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Hygiene Tribune U.S. Edition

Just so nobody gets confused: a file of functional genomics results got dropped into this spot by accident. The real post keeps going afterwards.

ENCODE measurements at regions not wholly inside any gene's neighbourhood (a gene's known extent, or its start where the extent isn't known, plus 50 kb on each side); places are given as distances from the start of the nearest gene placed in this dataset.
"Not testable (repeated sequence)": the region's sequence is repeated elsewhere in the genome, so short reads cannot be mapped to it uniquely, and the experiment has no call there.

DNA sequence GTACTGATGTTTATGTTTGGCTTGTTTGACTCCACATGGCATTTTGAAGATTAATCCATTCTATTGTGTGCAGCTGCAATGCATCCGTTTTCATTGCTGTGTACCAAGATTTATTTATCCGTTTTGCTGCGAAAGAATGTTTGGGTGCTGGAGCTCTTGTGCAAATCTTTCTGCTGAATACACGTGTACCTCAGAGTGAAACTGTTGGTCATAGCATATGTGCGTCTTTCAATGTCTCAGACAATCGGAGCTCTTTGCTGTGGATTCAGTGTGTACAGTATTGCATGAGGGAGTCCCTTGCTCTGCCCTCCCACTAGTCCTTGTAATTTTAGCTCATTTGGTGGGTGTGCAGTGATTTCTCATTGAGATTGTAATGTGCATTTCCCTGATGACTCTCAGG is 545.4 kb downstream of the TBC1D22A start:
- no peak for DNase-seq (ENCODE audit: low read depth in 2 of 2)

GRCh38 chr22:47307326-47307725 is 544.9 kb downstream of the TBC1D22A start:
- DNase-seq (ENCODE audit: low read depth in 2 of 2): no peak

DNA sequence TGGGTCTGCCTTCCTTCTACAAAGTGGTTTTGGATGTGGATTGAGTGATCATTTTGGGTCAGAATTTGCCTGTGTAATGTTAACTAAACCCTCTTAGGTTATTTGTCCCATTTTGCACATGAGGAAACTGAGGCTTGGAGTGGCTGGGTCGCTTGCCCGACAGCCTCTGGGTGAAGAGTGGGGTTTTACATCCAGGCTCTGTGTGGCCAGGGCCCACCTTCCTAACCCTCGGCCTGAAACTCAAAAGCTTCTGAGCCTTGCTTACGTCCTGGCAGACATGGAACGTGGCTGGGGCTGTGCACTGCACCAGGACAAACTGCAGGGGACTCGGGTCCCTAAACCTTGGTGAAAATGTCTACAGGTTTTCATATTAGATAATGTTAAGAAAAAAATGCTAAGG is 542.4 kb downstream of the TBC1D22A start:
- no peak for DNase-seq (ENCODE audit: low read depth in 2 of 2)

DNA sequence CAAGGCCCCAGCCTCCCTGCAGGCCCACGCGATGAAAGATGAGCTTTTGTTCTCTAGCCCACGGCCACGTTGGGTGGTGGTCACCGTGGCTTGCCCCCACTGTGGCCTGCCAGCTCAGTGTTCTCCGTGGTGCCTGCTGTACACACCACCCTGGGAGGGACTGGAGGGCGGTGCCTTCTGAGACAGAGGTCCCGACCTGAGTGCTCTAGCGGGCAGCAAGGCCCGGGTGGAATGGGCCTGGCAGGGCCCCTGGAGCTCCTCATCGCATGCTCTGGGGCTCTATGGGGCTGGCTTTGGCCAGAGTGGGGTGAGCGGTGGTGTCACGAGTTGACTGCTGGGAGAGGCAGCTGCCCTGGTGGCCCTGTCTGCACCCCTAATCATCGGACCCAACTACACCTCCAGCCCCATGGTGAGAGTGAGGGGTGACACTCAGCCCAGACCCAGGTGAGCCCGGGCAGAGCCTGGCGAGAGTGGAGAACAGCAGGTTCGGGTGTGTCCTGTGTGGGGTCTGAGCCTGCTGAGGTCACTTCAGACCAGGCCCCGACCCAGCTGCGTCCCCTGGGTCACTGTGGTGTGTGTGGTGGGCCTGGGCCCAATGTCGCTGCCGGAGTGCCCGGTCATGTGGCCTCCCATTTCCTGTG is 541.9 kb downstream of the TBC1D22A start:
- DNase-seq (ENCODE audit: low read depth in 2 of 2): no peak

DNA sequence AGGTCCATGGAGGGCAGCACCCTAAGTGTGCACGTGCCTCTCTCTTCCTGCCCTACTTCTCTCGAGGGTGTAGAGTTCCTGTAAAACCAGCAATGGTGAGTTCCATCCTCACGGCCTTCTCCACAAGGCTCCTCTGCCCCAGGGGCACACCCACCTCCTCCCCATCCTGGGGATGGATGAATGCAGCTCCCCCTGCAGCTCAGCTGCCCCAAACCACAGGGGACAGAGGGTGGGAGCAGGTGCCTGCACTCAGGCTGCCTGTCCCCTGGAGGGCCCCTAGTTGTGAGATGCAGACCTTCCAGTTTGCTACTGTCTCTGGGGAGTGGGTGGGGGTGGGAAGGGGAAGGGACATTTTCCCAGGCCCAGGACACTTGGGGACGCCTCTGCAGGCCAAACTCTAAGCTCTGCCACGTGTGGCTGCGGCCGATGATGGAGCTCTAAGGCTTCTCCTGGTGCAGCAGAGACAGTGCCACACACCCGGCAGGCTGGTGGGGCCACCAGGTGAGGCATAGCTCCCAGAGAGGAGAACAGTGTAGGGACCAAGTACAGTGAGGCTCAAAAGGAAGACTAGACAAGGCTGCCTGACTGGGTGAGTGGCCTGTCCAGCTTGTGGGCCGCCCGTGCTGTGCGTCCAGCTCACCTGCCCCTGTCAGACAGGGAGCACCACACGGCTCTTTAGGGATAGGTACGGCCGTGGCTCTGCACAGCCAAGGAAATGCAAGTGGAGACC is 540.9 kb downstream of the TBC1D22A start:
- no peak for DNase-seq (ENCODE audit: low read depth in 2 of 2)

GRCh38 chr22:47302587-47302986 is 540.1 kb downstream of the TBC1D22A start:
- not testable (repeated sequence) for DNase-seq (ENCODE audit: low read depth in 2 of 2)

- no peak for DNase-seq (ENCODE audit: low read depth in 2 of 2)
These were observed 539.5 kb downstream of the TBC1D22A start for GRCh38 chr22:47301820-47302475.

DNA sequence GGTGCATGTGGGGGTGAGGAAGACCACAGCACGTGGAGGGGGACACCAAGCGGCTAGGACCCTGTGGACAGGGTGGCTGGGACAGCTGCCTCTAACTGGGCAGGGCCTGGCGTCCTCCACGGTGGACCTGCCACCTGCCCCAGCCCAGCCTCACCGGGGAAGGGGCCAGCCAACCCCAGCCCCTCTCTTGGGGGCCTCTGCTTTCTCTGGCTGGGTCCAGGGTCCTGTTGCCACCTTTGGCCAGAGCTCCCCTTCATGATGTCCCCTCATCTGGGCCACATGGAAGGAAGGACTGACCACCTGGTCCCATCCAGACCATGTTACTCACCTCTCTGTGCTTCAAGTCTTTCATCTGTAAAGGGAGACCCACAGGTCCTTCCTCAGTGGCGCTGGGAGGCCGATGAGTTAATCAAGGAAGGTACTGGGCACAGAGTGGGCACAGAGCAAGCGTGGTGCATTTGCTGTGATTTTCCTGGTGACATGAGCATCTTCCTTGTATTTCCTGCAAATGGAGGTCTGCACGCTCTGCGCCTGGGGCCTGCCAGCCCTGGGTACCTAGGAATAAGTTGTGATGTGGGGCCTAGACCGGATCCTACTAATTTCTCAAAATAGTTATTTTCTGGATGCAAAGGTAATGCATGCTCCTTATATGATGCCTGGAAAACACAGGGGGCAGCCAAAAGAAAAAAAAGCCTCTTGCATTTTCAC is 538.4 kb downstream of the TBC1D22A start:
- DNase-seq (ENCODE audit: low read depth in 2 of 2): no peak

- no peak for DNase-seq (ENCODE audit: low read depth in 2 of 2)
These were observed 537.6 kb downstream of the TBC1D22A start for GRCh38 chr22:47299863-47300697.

HYGIENE TRIBUNE The World’s Dental Hygiene Newspaper · U.S. Edition g HT page 3C, THERAPY By Stephanie Wall, RDH, MSDH, MEd Myofunctional therapy Orofacial myology, or myofunc- tional therapy, is the treatment of an orofacial muscle imbalance, incor- rect swallowing pattern, TMJ mus- cle dysfunction and/or the elimina- tion of bruxing, clenching or nox- ious oral habits. The main muscles of concern to the orofacial myolo- gist include the temporalis, masse- ter, internal and external pterygoid, buccinator, orbicularis oris and the mentalis. Orofacial myofunctional thera- py is a form of oral facial physi- cal therapy. It involves exercises and stimulation designed to inhibit inappropriate oral behaviors and/ or strengthen appropriate muscle functioning. Resting postures of the tongue, jaw and lips are very important in normal oral growth. When the tongue rests between the posteri- or teeth, they may not fully erupt, resulting in an open bite appear- ance. If the tongue rests against the maxillary anterior teeth, especially if the upper lip is short or weak, the teeth may begin to protrude too far forward. When the lips are not in a closed resting position, the growth and development of the mouth can be adversely affected. Excessive non-nutritive or non- speech oral behaviors, such as clenching, bruxing, thumb or digit sucking and nail biting, can also affect the condition of the teeth and health and functioning of the mouth, especially the jaw. When any oral behavior is excessive in intensity, duration and frequency, the pressures or collision forces can have a serious impact on nor- mal facial appearance and orofacial health and functioning. One of the most commonly seen disorders, tongue thrust, refers to a pattern of swallowing in which the tongue pushes forward and/or side- ways against or between the teeth during swallowing. Swallowing occurs hundreds of times each day with little to no conscious thought. When the tongue presses against or between the teeth during swallow- ing, the pressure can have adverse effects on the position of the teeth, bone growth, soft-tissue condition and mouth functioning. Some of the symptoms that occur with tongue thrust include: • aerophagia, • difficulty swallowing pills or firm foods, • the inability to wear dentures, • a residual effect on the hard pal- ate from a digital habit, • chronic mouth breathing, • continued nasal stuffiness, • orofacial muscle strain and imbalance, • chronic headaches or facial spasms or pain. Additional types of patients the orofacial myologist may treat include individuals with the following: • high arched hard palate, • weak lip structure, • facial grimace when swallow- ing, • ankylosed lingual frenum, • protrusion of the tongue when in repose, • over developed mentalis muscle, • sleep apnea. Upper airway infections and obstructions are frequently identi- fied as causes of orofacial myofunc- tional disorders, especially when these problems cause the mouth to rest in an open position. Reduced oral muscle tone or poor orofacial muscle postures appear to nega- tively impact the growing mouth and facial structures. Long-term non-nutritive sucking habits can also malform the oral structure. Sometimes poor speech articulation patterns may indicate neurological or physical deficits. It is often difficult to determine why an orofacial myofunctional disorder exists because the behaviors can be the result of stimuli no longer fully obvious. Regardless of cause, once inap- propriate oral behavioral patterns are established, they tend to contin- ue until some external stimulus or May 2011 Vol. 4, No. 5 A structured, individualized treatment for retraining and restoring normal oral function National Museum of Dentistry presents a ‘Tooth Fairy Day’ What do fairies do with all those teeth? Grab your wand and put on your wings to meet the Tooth Fairy herself and find out at Tooth Fairy Day at the National Museum of Den- tistry on Saturday, May 14, from 10 a.m.–4 p.m. Discover how to have a sparkling smile during an afternoon filled with “tooth-riffic” hands-on activities and fun. Make fairy wands and wings, a box to hold your lost tooth and more! “Healthy smiles start young, so it’s important to teach kids early how to take care of their teeth,” said Jona- than Landers, executive director of the National Museum of Dentistry. “Tooth Fairy Day is an opportunity to have fun while learning skills that will make an impact for a lifetime.” Kids can try their hands at fairy work by making a tooth necklace, decorating maracas, learning about animal teeth and exploring the museum on a scavenger hunt to learn about false teeth, including the most famous false teeth of all (hint: they belonged to the first pres- ident of the United States). In addi- tion, children can explore hands-on exhibits throughout the museum about all things toothy and how to have a healthy smile. Tooth Fairy Day is included with regular museum admission: $7 for adults, $5 for seniors, $3 for chil- dren, free for two and under and active duty military and immediate family. The National Museum of Dentist- ry, an affiliate of the Smithsonian Institution, is located at 31 S. Greene St. in downtown Baltimore. Call (410) 706-0600 or visit www. for more infor- mation. HT (Photo/NationalMuseumofDentistry)